Ex-MPC member: Britain has an investment crisis, not a debt crisis

Adam Posen hits out at governmental "misinterpretation" of the economy.

Former Bank of England Monetary Policy Committee member Adam Posen has a post up at Jonathan Portes' Not the Treasury View… where he lays out what, precisely, is screwed up about the UK economy. The whole piece is at Portes' blog, but here's the bullet point version, in Posen's words:

  • The British economy is lacking productive investment, but not for want of investment opportunities. Banks and large corporations are sitting on cash, households are holding back on large purchases (including of housing), and the public sector is slashing its investment flow.
  • The current British coalition government’s economic policy program, however, is intended to address a lack of savings, not of investment.
  • This false assumption feeds back into further arguments for fiscal and household consolidation. The UK public and private sectors are paying down debt less quickly than expected to, and that means by assumption that their future ability to pay down debt is declining, so they must cut back spending and borrowing even more today to remain solvent.
  • The facts of recent experience, including of the recession, do not fit with [the misinterpretation that debt is the problem], but do fit with the view that investment failings are at work in the British economy.
  • So should the British government just go on a spending binge instead? No, clearly not. Even though there is legitimately little fear about UK government finances at present, with the large deficits largely driven by slow growth pushing down tax revenues and up benefits spending, there is nothing to be gained by making those fears more realistic.

Posen's full piece has a long list of examples backing up his reading of the economic situation versus the Chancellor's, which is worth reading if you have the time.

Photograph: Getty Images

Alex Hern is a technology reporter for the Guardian. He was formerly staff writer at the New Statesman. You should follow Alex on Twitter.

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For the first time in my life I have a sworn enemy – and I don’t even know her name

The cyclist, though, was enraged. “THAT’S CLEVER, ISN’T IT?” she yelled. “WALKING IN THE ROAD!”

Last month, I made an enemy. I do not say this lightly, and I certainly don’t say it with pride, as a more aggressive male might. Throughout my life I have avoided confrontation with a scrupulousness that an unkind observer would call out-and-out cowardice. A waiter could bring the wrong order, cold and crawling with maggots, and in response to “How is everything?” I’d still manage a grin and a “lovely, thanks”.

On the Underground, I’m so wary of being a bad citizen that I often give up my seat to people who aren’t pregnant, aren’t significantly older than me, and in some cases are far better equipped to stand than I am. If there’s one thing I am not, it’s any sort of provocateur. And yet now this: a feud.

And I don’t even know my enemy’s name.

She was on a bike when I accidentally entered her life. I was pushing a buggy and I wandered – rashly, in her view – into her path. There’s little doubt that I was to blame: walking on the road while in charge of a minor is not something encouraged by the Highway Code. In my defence, it was a quiet, suburban street; the cyclist was the only vehicle of any kind; and I was half a street’s length away from physically colliding with her. It was the misjudgment of a sleep-deprived parent rather than an act of malice.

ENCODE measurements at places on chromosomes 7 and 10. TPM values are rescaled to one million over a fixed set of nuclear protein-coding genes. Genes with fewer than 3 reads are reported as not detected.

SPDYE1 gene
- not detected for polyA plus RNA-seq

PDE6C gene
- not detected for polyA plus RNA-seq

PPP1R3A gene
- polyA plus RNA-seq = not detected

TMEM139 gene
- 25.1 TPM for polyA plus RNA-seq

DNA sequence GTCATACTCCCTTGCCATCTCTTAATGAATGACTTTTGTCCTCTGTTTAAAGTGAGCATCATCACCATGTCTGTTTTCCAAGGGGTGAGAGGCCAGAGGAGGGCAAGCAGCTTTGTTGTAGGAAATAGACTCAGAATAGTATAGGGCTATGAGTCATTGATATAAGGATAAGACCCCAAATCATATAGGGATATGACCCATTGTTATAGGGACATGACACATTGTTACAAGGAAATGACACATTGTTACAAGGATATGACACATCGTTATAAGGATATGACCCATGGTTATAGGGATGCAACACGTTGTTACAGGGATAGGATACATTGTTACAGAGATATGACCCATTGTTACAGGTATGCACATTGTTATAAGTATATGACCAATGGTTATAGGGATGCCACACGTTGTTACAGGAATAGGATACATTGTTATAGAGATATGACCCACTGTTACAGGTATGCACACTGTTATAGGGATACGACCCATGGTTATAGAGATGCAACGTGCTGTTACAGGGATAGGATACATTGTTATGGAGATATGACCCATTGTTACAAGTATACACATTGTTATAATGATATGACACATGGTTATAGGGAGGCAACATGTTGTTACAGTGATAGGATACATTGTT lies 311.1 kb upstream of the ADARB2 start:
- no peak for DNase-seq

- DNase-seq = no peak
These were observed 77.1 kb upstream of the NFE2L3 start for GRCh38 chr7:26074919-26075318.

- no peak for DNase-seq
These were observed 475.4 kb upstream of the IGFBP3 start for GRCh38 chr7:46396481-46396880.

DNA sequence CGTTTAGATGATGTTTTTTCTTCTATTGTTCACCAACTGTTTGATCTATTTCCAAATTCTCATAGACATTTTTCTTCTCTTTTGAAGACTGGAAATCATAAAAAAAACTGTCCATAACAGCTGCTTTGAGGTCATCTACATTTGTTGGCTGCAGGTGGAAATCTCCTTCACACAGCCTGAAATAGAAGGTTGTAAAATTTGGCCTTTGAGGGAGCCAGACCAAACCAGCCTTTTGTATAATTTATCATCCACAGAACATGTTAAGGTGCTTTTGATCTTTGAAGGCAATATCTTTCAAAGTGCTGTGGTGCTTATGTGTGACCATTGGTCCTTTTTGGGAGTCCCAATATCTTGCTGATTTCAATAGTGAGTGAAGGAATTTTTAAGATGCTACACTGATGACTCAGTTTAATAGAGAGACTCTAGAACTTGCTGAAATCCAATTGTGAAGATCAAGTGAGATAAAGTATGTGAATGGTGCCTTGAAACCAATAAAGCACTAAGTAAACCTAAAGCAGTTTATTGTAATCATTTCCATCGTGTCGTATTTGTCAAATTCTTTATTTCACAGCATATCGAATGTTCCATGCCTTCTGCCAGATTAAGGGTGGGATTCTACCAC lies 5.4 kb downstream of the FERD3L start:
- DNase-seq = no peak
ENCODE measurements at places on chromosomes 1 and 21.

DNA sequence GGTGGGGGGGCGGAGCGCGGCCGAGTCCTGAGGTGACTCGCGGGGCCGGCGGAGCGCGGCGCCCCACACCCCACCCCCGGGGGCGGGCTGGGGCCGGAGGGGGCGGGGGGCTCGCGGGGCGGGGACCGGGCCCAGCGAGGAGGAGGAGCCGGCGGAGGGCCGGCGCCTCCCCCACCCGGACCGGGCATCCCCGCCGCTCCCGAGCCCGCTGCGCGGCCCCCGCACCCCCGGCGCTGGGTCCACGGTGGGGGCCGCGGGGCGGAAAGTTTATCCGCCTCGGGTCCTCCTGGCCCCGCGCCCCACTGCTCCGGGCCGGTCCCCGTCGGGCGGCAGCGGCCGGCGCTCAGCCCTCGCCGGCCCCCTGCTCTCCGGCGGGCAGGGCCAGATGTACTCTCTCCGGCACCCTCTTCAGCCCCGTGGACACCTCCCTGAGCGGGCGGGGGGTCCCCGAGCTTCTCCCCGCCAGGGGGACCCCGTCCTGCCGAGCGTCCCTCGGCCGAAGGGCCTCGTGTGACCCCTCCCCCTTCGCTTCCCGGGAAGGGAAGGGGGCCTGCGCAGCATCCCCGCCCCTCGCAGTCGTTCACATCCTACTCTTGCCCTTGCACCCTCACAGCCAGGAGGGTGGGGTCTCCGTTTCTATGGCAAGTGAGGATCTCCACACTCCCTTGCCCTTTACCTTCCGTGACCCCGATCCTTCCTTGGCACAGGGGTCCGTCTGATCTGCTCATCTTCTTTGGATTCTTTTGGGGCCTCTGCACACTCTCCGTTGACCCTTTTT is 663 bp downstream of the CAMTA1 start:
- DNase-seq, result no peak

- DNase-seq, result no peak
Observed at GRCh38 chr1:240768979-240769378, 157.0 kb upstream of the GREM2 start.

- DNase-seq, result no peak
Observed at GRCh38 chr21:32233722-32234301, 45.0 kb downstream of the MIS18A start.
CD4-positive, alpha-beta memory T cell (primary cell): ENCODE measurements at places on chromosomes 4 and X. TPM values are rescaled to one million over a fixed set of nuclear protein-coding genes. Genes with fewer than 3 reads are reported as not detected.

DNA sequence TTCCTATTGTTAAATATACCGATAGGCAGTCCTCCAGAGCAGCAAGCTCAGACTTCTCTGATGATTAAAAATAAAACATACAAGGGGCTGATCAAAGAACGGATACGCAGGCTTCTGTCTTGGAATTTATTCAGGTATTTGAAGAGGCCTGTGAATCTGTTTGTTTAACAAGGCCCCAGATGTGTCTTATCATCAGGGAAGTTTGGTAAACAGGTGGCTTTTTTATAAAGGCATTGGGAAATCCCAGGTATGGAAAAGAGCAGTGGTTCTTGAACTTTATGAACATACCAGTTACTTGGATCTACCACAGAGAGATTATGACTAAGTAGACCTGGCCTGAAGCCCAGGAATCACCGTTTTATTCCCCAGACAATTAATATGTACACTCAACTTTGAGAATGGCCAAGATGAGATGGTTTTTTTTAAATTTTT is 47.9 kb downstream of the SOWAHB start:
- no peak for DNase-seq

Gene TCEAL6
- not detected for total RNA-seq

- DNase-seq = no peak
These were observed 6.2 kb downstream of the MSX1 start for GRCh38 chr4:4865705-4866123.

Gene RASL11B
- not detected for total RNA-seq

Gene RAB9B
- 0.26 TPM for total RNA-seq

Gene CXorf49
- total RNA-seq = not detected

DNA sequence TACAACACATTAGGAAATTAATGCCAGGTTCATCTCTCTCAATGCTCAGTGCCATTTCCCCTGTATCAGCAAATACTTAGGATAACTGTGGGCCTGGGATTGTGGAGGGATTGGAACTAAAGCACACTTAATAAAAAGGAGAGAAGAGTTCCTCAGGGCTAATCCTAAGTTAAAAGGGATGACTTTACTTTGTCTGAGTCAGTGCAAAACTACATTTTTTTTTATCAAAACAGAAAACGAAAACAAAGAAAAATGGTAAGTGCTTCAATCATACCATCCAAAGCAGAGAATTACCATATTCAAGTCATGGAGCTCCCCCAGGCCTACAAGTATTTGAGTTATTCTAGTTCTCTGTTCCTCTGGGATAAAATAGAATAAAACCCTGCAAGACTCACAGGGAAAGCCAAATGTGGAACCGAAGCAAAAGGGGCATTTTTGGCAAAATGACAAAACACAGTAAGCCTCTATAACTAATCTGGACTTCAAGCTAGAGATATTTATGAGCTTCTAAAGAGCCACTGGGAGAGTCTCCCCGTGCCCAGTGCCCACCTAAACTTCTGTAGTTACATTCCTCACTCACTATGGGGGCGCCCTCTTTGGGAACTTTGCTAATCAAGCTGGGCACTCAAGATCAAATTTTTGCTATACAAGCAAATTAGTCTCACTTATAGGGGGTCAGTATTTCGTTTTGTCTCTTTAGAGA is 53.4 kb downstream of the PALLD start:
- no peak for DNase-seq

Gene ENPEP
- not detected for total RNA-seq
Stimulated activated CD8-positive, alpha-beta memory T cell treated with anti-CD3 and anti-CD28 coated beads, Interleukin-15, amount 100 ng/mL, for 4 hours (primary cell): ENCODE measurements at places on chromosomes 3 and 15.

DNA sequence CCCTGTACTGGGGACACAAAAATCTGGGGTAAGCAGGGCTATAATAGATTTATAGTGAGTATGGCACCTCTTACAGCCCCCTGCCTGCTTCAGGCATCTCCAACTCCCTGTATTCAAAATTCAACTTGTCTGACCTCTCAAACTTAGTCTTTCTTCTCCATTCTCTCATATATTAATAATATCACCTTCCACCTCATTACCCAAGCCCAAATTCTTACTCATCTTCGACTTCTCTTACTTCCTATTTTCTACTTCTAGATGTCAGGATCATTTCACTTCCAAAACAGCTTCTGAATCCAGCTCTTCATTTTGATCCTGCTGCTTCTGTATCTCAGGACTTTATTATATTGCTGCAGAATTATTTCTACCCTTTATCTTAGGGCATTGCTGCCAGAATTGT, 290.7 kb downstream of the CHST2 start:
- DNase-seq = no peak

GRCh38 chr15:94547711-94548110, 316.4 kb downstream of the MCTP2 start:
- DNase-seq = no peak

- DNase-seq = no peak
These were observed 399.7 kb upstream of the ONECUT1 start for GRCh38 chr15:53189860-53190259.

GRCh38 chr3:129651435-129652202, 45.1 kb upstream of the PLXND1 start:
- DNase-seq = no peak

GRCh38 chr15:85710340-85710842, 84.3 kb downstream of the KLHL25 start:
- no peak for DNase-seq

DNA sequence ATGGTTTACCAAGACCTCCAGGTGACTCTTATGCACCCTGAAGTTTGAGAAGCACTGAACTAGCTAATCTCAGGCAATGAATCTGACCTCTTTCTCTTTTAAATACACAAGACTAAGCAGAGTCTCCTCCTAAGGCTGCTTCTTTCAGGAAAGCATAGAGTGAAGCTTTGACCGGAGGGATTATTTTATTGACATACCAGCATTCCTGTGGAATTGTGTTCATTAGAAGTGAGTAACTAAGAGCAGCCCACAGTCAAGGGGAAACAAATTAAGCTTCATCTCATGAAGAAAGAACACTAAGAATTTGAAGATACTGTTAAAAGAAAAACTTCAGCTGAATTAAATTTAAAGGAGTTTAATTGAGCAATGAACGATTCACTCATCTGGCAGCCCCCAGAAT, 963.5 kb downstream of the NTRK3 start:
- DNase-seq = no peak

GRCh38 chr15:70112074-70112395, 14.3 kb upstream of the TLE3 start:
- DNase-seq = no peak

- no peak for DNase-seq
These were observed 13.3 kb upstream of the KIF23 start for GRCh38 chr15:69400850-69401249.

The cyclist, though, was enraged. “THAT’S CLEVER, ISN’T IT?” she yelled. “WALKING IN THE ROAD!”

I was stung by what someone on The Apprentice might refer to as her negative feedback, and walked on with a redoubled sense of the parental inadequacy that is my default state even at the best of times.

A sad little incident, but a one-off, you would think. Only a week later, though, I was walking in a different part of town, this time without the toddler and engrossed in my phone. Again, I accept my culpability in crossing the road without paying due attention; again, I have to point out that it was only a “close shave” in the sense that meteorites are sometimes reported to have “narrowly missed crashing into the Earth” by 50,000 miles. It might have merited, at worst, a reproving ting of the bell. Instead came a familiar voice. “IT’S YOU AGAIN!” she yelled, wrathfully.

This time the shock brought a retort out of me, probably the harshest thing I have ever shouted at a stranger: “WHY ARE YOU SO UNPLEASANT?”

None of this is X-rated stuff, but it adds up to what I can only call a vendetta – something I never expected to pick up on the way to Waitrose. So I am writing this, as much as anything, in the spirit of rapprochement. I really believe that our third meeting, whenever it comes, can be a much happier affair. People can change. Who knows: maybe I’ll even be walking on the pavement

Mark Watson is a stand-up comedian and novelist. His most recent book, Crap at the Environment, follows his own efforts to halve his carbon footprint over one year.

This article first appeared in the 20 October 2016 issue of the New Statesman, Brothers in blood